Marginalization, Perceived Abuse Of Power Pushing Africa’s Youth To Extremism – UN study

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Marginalization, Perceived Abuse Of Power Pushing Africa’s Youth To Extremism – UN study

Deprivation, marginalization and perceived state violence or abuse of power are pushing young Africans into the clutches of violent extremism, a groundbreaking study by the United Nations Development Programme (UNDP) reveals.

“This study sounds the alarm that as a region, Africa’s vulnerability to violent extremism is deepening,” Abdoulaye Mar Dieye, UNDP Africa Director, said today at the launch of the report in New York.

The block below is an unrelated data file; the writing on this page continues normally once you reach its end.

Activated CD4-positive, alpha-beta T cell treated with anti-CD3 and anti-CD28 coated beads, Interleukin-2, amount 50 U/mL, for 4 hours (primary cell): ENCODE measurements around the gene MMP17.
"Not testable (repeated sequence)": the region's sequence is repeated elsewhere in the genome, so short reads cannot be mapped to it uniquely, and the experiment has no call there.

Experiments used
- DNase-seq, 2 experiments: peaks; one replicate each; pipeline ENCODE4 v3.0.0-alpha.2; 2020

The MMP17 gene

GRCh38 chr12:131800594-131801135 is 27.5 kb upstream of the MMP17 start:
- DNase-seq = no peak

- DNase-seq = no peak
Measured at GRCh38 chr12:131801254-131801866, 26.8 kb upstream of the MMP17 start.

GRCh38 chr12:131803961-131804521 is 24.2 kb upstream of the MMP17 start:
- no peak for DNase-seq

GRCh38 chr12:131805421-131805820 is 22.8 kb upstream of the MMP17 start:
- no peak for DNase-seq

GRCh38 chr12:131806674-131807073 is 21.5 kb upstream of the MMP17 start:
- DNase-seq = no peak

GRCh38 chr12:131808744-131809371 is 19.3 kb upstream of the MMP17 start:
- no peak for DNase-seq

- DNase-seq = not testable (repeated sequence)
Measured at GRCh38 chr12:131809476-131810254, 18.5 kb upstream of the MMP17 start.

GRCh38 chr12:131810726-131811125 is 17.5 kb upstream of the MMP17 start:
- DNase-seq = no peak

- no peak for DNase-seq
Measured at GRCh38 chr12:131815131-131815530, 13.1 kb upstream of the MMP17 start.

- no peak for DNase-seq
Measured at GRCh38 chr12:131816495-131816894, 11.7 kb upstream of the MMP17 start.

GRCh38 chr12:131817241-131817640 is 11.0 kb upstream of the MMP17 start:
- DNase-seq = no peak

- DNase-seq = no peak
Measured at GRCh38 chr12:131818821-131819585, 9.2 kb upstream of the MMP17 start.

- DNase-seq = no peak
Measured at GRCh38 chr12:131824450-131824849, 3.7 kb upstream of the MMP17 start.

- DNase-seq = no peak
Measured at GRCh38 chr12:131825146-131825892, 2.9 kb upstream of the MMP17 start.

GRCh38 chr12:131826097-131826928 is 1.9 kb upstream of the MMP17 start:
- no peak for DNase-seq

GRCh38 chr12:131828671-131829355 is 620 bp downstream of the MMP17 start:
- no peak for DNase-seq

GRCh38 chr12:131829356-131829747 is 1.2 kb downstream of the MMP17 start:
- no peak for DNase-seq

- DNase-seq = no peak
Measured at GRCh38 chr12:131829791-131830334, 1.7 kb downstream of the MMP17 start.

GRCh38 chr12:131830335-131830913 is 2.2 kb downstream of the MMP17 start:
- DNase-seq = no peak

“Borderlands and peripheral areas remain isolated and under-served. Institutional capacity in critical areas is struggling to keep pace with demand. More than half the population lives below the poverty line, including many chronically underemployed youth.”

Exploring the factors that shape the dynamics of the recruitment process, prompting some individuals to gravitate toward extremism, where the vast majority of others do not, the study Journey to Extremism in Africa: Drivers, Incentives and the Tipping Point for Recruitment, also finds that many who joined faced marginalization and neglect over the course of their lives, starting in childhood.

With few economic prospects or outlets for meaningful civic participation that can bring about change, and little trust in the state to either provide services or respect human rights, the study suggests that such an individual could – upon witnessing or experiencing perceived abuse of power by the state – be tipped over the edge into extremism.

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